- Associated Press - Monday, November 9, 2015

OMAHA, Neb. (AP) - Officials say about 300 people have attended what was described as South Omaha’s first Latino political convention in an effort to help the area become a force in future elections.

The Omaha World-Herald (http://bit.ly/1kGxW3c ) reports people gathered at the event on Sunday at the Livestock Exchange Building with the goal of boosting voter participation and revealing the results of a “community assessment.” The survey showed how residents live and how they view their community.

Omaha’s 4th Ward, located in South Omaha, had a turnout rate of 36 percent in last November’s general election, the second-lowest rate in the city. The 2nd Ward in north Omaha had a lower turnout rate.

After the results of the assessment were presented, 10 elected officials or candidates, including Democratic U.S. Rep. Brad Ashford, state legislators and school board members, were asked to respond.

Officials discussed several topics, including immigration reform and political participation.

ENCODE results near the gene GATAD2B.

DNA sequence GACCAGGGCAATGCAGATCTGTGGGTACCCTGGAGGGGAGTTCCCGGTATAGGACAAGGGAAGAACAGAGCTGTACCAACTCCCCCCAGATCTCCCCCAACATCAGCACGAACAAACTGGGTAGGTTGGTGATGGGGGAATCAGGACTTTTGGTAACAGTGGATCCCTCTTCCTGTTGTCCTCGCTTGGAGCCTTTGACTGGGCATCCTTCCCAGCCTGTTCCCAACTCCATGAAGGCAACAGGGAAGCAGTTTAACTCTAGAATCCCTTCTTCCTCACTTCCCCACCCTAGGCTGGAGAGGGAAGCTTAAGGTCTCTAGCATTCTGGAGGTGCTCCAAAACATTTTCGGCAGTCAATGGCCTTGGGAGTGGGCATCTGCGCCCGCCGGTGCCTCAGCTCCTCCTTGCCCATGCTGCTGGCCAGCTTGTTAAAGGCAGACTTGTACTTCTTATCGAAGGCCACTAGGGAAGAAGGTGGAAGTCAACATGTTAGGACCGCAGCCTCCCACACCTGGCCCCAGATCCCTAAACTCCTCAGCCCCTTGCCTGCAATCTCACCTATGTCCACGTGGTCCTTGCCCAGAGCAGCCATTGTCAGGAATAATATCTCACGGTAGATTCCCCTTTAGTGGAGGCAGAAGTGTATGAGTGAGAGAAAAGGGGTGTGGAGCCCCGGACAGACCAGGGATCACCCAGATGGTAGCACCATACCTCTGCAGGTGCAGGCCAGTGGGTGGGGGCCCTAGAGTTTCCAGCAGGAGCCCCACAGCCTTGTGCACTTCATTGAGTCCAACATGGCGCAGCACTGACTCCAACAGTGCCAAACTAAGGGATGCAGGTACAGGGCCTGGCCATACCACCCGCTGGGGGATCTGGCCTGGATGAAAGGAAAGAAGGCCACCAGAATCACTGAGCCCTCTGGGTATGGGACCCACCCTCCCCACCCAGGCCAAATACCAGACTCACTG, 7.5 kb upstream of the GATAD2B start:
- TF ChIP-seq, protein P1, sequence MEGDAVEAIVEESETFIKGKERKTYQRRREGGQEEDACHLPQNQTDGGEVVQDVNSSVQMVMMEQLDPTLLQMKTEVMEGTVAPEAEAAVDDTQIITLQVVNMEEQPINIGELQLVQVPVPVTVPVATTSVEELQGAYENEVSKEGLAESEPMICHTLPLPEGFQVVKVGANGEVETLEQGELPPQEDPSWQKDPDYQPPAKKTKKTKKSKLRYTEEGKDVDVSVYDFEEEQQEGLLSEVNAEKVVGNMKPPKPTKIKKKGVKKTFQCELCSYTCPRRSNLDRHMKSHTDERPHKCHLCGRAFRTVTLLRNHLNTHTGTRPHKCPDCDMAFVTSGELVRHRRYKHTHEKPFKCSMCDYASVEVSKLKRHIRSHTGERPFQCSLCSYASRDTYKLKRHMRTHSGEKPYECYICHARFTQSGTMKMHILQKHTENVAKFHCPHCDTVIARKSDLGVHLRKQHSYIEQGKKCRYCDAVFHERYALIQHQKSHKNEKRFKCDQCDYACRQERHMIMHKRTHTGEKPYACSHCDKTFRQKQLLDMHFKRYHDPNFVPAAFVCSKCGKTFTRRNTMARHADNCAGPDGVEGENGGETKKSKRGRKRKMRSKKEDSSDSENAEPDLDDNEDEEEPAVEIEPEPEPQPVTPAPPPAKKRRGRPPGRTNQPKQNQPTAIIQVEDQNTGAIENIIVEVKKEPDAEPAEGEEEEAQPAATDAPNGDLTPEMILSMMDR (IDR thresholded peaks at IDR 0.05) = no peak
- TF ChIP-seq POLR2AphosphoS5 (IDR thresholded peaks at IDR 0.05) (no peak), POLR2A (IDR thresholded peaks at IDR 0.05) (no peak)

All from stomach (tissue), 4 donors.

The assessment covered an area of South Omaha that accounts for 32,000 people. Tony Vargas, a member of the Omaha Public Schools board and candidate for Legislative District 7, addressed the assessment’s finding that 29 percent of households in the area have at least one person who was out of work but could be working. Vargas said that more jobs need to be created and businesses need to be supported.

State Sen. Sue Crawford noted how struck she was by the number of people interested in their community and how many more people are trying to get involved in the political process.

Sergio Sosa, executive director of the Heartland Workers Center, said he was proud to have so many politicians speak about community issues.

“They came not to disclose their agendas but to react to the community’s agenda,” Sosa said.


Information from: Omaha World-Herald, http://www.omaha.com



Click to Read More

Click to Hide